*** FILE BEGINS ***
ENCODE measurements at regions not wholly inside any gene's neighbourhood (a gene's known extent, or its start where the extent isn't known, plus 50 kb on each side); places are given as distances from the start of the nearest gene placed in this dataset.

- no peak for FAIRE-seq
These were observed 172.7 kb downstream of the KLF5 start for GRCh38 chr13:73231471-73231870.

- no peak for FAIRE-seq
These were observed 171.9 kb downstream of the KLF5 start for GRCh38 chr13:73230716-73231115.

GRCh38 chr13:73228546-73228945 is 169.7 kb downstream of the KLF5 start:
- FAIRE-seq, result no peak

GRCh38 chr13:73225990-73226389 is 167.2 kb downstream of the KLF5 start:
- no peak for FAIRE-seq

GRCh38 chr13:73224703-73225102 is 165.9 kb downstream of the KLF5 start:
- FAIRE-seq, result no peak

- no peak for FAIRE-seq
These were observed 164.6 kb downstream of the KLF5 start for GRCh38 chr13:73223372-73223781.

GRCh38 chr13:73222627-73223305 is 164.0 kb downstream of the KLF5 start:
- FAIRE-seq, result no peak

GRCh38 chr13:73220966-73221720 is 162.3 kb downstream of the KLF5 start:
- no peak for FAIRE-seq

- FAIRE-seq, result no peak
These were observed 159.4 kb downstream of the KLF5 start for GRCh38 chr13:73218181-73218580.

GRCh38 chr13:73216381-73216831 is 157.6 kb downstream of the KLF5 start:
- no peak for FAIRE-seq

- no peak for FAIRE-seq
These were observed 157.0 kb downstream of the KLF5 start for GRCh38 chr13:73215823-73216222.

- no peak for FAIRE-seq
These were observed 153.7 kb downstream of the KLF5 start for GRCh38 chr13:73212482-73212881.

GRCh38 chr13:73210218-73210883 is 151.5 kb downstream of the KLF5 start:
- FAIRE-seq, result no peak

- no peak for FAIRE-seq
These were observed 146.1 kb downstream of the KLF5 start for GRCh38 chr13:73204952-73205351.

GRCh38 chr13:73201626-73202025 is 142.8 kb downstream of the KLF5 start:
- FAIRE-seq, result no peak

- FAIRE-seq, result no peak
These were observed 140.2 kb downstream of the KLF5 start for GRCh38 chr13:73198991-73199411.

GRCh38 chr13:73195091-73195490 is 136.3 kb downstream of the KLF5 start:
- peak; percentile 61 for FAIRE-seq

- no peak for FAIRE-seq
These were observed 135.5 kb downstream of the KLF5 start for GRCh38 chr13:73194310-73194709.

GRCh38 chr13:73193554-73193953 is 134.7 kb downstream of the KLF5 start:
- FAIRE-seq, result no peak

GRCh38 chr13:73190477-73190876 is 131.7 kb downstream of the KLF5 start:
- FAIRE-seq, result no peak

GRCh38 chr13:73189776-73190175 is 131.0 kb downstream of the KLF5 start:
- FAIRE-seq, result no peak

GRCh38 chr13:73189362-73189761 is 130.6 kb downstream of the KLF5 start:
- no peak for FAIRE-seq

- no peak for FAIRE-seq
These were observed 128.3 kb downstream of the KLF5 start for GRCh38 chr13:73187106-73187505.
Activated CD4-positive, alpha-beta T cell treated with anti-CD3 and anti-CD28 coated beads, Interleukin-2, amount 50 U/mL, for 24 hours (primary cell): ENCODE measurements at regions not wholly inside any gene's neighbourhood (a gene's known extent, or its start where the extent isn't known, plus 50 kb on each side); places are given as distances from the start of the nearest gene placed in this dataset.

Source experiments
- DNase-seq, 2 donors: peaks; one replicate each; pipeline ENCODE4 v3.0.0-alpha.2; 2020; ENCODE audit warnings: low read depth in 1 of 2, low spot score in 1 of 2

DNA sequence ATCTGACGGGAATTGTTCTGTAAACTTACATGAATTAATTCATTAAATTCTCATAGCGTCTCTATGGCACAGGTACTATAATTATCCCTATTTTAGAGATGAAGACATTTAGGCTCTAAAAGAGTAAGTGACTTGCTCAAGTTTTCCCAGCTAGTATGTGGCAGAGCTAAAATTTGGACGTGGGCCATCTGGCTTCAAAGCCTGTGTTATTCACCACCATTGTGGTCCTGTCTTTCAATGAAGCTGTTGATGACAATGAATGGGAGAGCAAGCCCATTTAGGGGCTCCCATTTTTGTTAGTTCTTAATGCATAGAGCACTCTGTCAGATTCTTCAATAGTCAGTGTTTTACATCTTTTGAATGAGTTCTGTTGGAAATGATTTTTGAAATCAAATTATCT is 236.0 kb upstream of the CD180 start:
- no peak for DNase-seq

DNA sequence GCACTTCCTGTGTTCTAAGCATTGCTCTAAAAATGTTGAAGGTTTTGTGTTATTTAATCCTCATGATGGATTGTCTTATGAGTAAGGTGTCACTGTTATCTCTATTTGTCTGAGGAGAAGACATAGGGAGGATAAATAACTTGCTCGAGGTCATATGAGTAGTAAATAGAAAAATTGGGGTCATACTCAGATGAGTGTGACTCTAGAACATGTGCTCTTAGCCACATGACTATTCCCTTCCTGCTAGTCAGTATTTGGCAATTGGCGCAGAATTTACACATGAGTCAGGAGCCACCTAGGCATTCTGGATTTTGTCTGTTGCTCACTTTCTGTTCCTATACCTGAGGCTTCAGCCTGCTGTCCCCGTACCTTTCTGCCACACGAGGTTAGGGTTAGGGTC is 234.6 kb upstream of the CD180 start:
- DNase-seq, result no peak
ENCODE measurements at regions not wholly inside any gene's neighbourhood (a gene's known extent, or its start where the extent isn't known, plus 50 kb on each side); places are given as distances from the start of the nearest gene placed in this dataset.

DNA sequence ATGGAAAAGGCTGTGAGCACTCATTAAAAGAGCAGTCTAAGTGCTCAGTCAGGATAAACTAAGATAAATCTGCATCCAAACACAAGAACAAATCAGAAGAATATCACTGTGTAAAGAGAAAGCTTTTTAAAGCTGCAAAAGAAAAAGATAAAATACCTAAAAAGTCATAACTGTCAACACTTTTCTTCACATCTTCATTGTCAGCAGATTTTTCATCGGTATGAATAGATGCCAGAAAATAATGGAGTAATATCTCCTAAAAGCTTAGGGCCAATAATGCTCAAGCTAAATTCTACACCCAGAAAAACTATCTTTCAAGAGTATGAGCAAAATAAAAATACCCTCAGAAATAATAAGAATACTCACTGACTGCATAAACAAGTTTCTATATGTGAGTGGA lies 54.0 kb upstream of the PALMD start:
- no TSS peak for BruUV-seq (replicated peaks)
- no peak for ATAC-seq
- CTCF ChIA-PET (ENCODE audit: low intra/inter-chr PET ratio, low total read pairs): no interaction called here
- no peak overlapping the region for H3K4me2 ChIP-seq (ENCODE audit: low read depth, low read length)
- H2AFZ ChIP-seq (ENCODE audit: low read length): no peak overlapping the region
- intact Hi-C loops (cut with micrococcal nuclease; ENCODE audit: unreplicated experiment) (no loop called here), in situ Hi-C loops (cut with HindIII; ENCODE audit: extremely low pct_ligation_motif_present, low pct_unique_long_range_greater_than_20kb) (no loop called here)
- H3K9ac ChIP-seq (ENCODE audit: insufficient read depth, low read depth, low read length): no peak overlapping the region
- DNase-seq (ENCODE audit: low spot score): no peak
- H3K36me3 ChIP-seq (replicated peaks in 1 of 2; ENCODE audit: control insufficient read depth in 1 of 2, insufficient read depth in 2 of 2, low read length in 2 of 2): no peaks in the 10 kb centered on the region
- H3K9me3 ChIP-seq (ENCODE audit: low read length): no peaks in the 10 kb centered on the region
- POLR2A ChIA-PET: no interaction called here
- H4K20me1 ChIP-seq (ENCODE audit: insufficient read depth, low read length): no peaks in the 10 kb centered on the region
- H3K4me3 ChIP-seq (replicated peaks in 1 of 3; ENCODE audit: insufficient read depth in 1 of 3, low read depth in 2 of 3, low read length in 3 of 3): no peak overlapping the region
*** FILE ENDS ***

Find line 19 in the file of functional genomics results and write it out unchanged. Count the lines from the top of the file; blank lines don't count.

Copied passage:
These were observed 159.4 kb downstream of the KLF5 start for GRCh38 chr13:73218181-73218580.